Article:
In our industry, the local vendor team still plays a role in training. Yet many distributor salespeople and their managers still feel the vendors often perform the task in a less than stellar fashion. To illustrate this point, one vice-president of sales said, “Over 50% of our vendor based sales training misses the mark.” The Specialist has professional and economic reasons to do something about this nasty little problem.
You and the vendor are a team. There is only so much time available for product sales training. If the vendor consumes an hour and doesn’t produce the right results your team suffers. And, you as a Specialist suffer in missed opportunities and loss of interest in your product.
Specialists should sit down with their local vendor team to discuss training strategies. If a particular rep has delivered poorly in past presentations, you might make suggestions to improve the content. Review presentations looking for sales and application tips. Make certain they pertain to your customer base. Whenever feasible, ask that your local customers or target customers be used as application examples. The more finely tuned the information, the greater your success rate will be in the future. When PowerPoint presentations are used, insist that slides with no substantial value are removed – the fewer slides the better.
Hands on training
If the product lends itself to a “hands-on” kind of demonstration, deliver a sample presentation. To illustrate this point, let’s look at a potential scenario. The Specialist begins by setting the stage.
“This is the presentation I suggest you deliver to the maintenance electrician at a large institutional complex.”
Then as the presentation continues your audience becomes the maintenance electrician and you become the sales person. Each feature demonstrated, is explained in its context as a benefit to the electrician and his organization.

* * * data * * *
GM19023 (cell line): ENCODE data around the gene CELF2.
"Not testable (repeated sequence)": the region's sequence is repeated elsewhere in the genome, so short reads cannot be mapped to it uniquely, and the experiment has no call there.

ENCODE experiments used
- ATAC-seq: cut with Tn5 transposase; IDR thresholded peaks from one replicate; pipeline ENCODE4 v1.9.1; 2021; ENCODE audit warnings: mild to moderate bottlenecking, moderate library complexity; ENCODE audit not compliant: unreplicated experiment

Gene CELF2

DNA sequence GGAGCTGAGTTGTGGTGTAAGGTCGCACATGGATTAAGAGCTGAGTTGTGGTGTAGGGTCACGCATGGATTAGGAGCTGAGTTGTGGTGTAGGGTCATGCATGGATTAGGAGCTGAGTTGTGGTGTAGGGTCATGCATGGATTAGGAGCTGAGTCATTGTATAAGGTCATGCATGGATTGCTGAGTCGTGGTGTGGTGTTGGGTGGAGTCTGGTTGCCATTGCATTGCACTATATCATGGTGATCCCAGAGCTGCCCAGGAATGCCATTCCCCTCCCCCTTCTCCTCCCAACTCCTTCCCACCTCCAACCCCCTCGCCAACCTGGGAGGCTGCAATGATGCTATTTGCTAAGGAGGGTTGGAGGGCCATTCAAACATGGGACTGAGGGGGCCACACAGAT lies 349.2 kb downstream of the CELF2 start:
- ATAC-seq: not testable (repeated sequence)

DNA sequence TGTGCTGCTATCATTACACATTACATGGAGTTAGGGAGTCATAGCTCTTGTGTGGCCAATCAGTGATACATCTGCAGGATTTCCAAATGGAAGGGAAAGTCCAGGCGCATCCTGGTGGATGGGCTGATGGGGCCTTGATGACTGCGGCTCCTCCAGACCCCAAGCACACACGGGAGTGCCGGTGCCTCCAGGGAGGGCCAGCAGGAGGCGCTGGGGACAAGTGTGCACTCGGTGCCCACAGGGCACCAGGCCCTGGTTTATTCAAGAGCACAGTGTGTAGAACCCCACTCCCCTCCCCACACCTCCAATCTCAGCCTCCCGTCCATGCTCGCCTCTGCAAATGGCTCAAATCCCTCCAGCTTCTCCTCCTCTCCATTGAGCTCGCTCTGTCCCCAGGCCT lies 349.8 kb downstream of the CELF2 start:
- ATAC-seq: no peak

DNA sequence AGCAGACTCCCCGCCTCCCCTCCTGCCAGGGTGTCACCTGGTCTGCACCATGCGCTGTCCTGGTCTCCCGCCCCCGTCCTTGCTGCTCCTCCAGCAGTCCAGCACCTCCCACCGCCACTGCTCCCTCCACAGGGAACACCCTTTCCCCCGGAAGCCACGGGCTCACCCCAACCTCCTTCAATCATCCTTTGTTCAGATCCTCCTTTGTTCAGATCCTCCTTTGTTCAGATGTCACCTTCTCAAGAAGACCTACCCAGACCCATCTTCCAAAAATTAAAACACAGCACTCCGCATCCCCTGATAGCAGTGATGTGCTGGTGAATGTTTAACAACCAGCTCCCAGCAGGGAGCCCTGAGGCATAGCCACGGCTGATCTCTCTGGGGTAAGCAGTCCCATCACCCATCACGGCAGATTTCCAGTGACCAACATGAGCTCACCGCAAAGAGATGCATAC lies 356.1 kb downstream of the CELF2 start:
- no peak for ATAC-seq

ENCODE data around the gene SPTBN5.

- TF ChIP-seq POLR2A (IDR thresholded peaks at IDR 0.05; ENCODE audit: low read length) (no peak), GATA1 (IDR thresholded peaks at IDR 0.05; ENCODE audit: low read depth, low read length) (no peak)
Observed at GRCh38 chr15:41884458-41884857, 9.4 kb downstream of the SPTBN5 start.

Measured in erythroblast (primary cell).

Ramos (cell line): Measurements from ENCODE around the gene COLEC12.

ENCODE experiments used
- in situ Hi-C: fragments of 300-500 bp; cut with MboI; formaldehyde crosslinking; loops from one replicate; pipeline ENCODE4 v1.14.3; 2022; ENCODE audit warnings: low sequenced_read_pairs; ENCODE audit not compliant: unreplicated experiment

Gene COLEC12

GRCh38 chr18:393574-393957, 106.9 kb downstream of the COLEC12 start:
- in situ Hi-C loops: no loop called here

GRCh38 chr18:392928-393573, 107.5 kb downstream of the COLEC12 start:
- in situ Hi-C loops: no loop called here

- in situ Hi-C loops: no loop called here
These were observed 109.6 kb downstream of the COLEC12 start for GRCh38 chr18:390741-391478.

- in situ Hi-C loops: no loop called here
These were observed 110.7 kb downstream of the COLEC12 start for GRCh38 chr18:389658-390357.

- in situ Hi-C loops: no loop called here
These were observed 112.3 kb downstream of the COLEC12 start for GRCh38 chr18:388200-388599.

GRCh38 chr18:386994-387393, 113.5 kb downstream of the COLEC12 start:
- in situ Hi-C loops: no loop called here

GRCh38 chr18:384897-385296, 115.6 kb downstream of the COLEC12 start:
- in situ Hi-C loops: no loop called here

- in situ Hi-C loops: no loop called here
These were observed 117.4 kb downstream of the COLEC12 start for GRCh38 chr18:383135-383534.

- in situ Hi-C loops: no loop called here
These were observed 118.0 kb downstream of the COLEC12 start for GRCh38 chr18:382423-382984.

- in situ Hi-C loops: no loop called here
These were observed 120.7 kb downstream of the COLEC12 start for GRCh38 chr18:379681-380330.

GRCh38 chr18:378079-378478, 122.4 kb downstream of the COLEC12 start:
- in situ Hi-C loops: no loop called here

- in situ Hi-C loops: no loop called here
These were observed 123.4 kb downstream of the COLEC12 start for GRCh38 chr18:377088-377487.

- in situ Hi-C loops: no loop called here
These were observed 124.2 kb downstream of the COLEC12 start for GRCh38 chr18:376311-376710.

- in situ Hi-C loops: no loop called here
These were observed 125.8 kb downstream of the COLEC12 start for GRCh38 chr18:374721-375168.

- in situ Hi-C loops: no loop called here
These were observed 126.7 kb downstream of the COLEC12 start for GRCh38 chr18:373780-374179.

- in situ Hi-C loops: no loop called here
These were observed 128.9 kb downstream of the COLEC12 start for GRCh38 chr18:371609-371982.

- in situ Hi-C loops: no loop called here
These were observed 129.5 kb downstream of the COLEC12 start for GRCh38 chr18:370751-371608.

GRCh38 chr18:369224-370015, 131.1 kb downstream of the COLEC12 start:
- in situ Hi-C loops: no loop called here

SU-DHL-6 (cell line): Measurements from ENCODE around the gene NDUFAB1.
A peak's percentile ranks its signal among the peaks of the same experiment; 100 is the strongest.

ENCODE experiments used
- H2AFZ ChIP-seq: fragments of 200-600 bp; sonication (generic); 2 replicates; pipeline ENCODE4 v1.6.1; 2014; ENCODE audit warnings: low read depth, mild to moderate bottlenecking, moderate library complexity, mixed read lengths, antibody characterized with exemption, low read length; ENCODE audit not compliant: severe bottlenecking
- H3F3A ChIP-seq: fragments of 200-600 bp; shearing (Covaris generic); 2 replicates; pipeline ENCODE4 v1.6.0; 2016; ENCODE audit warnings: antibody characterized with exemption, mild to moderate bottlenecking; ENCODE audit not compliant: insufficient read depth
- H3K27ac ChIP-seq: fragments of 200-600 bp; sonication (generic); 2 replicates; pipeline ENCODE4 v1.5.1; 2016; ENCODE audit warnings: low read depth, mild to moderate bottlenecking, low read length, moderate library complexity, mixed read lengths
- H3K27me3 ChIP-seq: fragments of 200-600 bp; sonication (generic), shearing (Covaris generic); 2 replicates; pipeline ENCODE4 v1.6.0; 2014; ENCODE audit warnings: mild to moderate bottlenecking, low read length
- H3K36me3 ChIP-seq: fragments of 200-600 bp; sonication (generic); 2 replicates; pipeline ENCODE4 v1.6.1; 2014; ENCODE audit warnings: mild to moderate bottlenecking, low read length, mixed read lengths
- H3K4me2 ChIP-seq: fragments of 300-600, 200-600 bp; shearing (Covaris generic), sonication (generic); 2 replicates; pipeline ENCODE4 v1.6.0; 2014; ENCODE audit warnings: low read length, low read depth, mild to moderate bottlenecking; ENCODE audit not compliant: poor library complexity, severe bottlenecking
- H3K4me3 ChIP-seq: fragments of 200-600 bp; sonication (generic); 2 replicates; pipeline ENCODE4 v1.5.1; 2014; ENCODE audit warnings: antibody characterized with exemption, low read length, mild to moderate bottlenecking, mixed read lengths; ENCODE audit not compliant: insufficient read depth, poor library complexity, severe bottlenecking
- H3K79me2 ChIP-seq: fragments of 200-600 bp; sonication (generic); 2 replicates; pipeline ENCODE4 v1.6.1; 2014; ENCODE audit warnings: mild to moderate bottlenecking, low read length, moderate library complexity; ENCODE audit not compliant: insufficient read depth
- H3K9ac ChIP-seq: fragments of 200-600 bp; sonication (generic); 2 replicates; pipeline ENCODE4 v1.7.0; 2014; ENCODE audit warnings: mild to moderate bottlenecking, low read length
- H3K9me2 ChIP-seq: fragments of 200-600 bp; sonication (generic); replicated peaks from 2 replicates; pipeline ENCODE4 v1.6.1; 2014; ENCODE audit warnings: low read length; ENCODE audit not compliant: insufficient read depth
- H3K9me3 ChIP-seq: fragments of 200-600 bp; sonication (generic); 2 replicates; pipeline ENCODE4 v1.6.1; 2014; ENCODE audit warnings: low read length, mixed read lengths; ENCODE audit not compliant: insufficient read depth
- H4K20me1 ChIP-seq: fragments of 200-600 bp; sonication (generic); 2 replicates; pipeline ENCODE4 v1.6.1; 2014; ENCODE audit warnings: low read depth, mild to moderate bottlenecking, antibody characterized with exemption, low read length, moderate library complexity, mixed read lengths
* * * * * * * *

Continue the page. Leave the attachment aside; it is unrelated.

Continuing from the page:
During your hands-on learning, segue back to instructing as a tool for reinforcing important commercial points. Inserting an aside creates a bond between the presenter and those you are training. Here is an example of such a comment:
“As you hand the electrician the demo, always turn it backwards so you can talk about the NFPA-70E flash hazard created when competitive brands are used”
All of this sets the stage for salespeople to feel more comfortable presenting the product without your support.
Specialists develop skill sets. These are detailed checklists which describe what level of knowledge is acceptable for a successful salesperson.
Without some sort of roadmap to success, it is difficult to judge who understands the product and who “doesn’t get it”. By investing the time to build a list of expected minimum product knowledge, you develop extra insight into the leadership process. You might tutor those who are struggling or qualify potential new hires based on these criteria. Further, the list allows you to more easily help new employees get up to speed.
Remember; one of the chief complaints of salespeople attending product sales training is “I already know the material”. Building a checklist with acceptable levels of skills allows you to build a better long term plan.
Specialists use joint calls to reinforce “class room” style training.
With skills checklist in hand, the Specialist can turn the joint call into a natural tutoring session serving the dual purpose of revenue generator and learning lab. Successful Specialists use windshield time prior to the call to brief their sales team on questions important to the application and why the information gained is important. Salespeople learn more intently when working in a live application. Ask the salesperson to conduct a portion of the presentation. If a series of calls on the same product are scheduled, ask the salesperson to take an increasingly important role in the discussion.
A final thought
The purpose of training isn’t to show how much you know; it’s to grow the knowledge-base of your sales team. Learning is a journey. Start slow, develop milestones, measure forward progress and your travels will be more pleasant.